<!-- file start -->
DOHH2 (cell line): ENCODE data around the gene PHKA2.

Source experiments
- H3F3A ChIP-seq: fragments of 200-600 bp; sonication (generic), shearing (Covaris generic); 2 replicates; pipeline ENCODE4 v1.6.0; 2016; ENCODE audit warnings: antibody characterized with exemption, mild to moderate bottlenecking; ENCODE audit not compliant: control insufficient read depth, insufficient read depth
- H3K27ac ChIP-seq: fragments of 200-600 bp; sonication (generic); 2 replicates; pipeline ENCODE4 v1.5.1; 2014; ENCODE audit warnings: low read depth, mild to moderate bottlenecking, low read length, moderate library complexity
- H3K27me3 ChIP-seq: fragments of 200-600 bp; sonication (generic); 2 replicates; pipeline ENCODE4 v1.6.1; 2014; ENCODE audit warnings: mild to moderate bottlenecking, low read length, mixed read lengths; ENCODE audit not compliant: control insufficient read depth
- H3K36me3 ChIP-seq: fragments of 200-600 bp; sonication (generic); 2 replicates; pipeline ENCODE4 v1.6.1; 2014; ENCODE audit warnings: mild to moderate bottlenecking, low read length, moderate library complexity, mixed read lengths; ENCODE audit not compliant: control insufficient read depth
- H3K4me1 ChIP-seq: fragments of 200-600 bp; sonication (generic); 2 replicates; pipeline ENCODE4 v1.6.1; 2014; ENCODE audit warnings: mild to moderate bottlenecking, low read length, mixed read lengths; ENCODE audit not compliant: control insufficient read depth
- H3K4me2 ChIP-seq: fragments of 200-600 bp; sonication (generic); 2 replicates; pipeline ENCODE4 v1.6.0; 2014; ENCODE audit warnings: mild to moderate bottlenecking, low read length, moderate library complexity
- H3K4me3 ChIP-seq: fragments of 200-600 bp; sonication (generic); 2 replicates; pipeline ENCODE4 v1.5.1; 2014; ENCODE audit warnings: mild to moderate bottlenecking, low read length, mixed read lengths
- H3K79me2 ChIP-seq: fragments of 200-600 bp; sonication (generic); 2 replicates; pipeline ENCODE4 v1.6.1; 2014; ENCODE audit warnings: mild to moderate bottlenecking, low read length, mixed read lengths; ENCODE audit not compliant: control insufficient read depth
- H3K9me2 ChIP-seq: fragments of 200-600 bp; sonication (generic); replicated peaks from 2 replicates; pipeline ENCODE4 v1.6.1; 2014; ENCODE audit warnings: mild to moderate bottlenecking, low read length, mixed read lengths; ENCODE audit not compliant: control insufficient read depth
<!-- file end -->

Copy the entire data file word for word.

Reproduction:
DOHH2 (cell line): ENCODE data around the gene PHKA2.

Source experiments
- H3F3A ChIP-seq: fragments of 200-600 bp; sonication (generic), shearing (Covaris generic); 2 replicates; pipeline ENCODE4 v1.6.0; 2016; ENCODE audit warnings: antibody characterized with exemption, mild to moderate bottlenecking; ENCODE audit not compliant: control insufficient read depth, insufficient read depth
- H3K27ac ChIP-seq: fragments of 200-600 bp; sonication (generic); 2 replicates; pipeline ENCODE4 v1.5.1; 2014; ENCODE audit warnings: low read depth, mild to moderate bottlenecking, low read length, moderate library complexity
- H3K27me3 ChIP-seq: fragments of 200-600 bp; sonication (generic); 2 replicates; pipeline ENCODE4 v1.6.1; 2014; ENCODE audit warnings: mild to moderate bottlenecking, low read length, mixed read lengths; ENCODE audit not compliant: control insufficient read depth
- H3K36me3 ChIP-seq: fragments of 200-600 bp; sonication (generic); 2 replicates; pipeline ENCODE4 v1.6.1; 2014; ENCODE audit warnings: mild to moderate bottlenecking, low read length, moderate library complexity, mixed read lengths; ENCODE audit not compliant: control insufficient read depth
- H3K4me1 ChIP-seq: fragments of 200-600 bp; sonication (generic); 2 replicates; pipeline ENCODE4 v1.6.1; 2014; ENCODE audit warnings: mild to moderate bottlenecking, low read length, mixed read lengths; ENCODE audit not compliant: control insufficient read depth
- H3K4me2 ChIP-seq: fragments of 200-600 bp; sonication (generic); 2 replicates; pipeline ENCODE4 v1.6.0; 2014; ENCODE audit warnings: mild to moderate bottlenecking, low read length, moderate library complexity
- H3K4me3 ChIP-seq: fragments of 200-600 bp; sonication (generic); 2 replicates; pipeline ENCODE4 v1.5.1; 2014; ENCODE audit warnings: mild to moderate bottlenecking, low read length, mixed read lengths
- H3K79me2 ChIP-seq: fragments of 200-600 bp; sonication (generic); 2 replicates; pipeline ENCODE4 v1.6.1; 2014; ENCODE audit warnings: mild to moderate bottlenecking, low read length, mixed read lengths; ENCODE audit not compliant: control insufficient read depth
- H3K9me2 ChIP-seq: fragments of 200-600 bp; sonication (generic); replicated peaks from 2 replicates; pipeline ENCODE4 v1.6.1; 2014; ENCODE audit warnings: mild to moderate bottlenecking, low read length, mixed read lengths; ENCODE audit not compliant: control insufficient read depth